And in Jobs’s case, his great inventions, from the Macintosh to the iPad, came in many years, each of which would have easily won him the title in its time – but they did not come in 5771.

The situation is far worse in the realm of statesmanship, where a sense of vacuum and levity this year gripped the entire world.

From Barack Obama’s loss of America’s previously impeccable debt rating; through the plunge of Hosni Mubarak from pan-Arab regality to courtroom mortality and from a devastated Japan’s appointment of a sixth prime minister in five years to Europe’s failure to cure its financial wounds – ours has been a year of political fallen idols and historic non-leaders, none of whom could be plausibly named Person of the Year. The only exception in this regard, Turkey’s Recep Tayyip Erdogan whose springtime electoral landslide crowned him the strongest man in the Middle East, has not done this year anything markedly different from what he had previously done during nearly a decade in power.

Is, there, then, one person who this year represented better than anyone else a trend, event, image or moment that more than any other will be associated in the future with 5771? Actually, there is.

OUR PERSON of the Year, unlike last year’s Nobel Laureate, has not had an illustrious career, or indeed any career, or for that matter even just a life, whether in terms of his brief years’ length or in terms of their quality, which was wretched.

Muhammad Bouazizi lived a mere 27 years before he torched himself to death, after Tunisian municipal officials confiscated his poor man’s vegetable stall. Just how much of his drastic action was despair and how much calculation will remain unclear forever. He certainly did not delude himself to believe that he would topple his country’s corrupt regime, much less those of other Arab countries, let alone the undeclared leader of the entire Arab world. Yet he did.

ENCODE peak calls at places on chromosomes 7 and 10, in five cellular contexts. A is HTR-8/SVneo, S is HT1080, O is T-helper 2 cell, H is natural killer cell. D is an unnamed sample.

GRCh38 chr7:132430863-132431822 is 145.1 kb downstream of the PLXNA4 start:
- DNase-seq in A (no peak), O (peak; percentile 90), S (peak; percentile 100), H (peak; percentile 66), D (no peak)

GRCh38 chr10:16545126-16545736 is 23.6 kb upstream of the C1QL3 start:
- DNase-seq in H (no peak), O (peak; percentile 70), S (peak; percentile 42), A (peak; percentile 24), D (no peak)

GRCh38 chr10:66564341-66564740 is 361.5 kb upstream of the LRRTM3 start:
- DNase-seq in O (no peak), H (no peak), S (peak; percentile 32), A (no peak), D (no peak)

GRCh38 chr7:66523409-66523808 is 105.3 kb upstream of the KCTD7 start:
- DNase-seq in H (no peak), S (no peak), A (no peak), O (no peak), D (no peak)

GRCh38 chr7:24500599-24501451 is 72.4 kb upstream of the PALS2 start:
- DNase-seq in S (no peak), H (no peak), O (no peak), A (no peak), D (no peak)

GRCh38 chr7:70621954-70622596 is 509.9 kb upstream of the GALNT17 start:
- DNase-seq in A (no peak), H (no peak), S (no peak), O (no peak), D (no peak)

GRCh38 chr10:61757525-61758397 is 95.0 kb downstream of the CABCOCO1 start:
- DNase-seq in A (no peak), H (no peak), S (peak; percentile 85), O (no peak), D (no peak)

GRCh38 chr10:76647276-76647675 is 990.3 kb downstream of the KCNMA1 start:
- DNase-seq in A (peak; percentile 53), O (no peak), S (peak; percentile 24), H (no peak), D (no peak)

Bouazizi was like the son of the rag peddler in the hassidic tale, who as a child saw Cossacks kidnap his father in the middle of a forest and then torch him to death in a fire that lasted only a few minutes, because that was all it took to burn to death that small Jew’s body, shortly after he told his kidnappers, “I am a rag dealer, but I am not a rag.”

The son’s conclusion was to eat compulsively.

“When they come to burn me,” he explained, “I will generate a real flame; I will burn slowly and I will burn a lot, so the world will see, so the fire will be visible from afar – all the way to the edge of the world.” It is doubtful that Muhammad Bouazizi knew much, if anything, about Hassidim and Cossacks, yet he implemented this tale’s moral in a way that few could predict. For what he torched was that “real flame.”

The extent to which his death will ultimately help reduce the kind of evil that made him take his life remains to be seen. But even if it doesn’t, Bouazizi has touched off the year’s main chain of events and, while at it, proved that even when voiceless, hopeless and penniless, a man could still stir the world, that even when abused, humiliated and dispossessed, a man could still light a flame that his generation could not ignore, and history will not forget.

That is why Muhammad Bouazizi is our Person of the Year.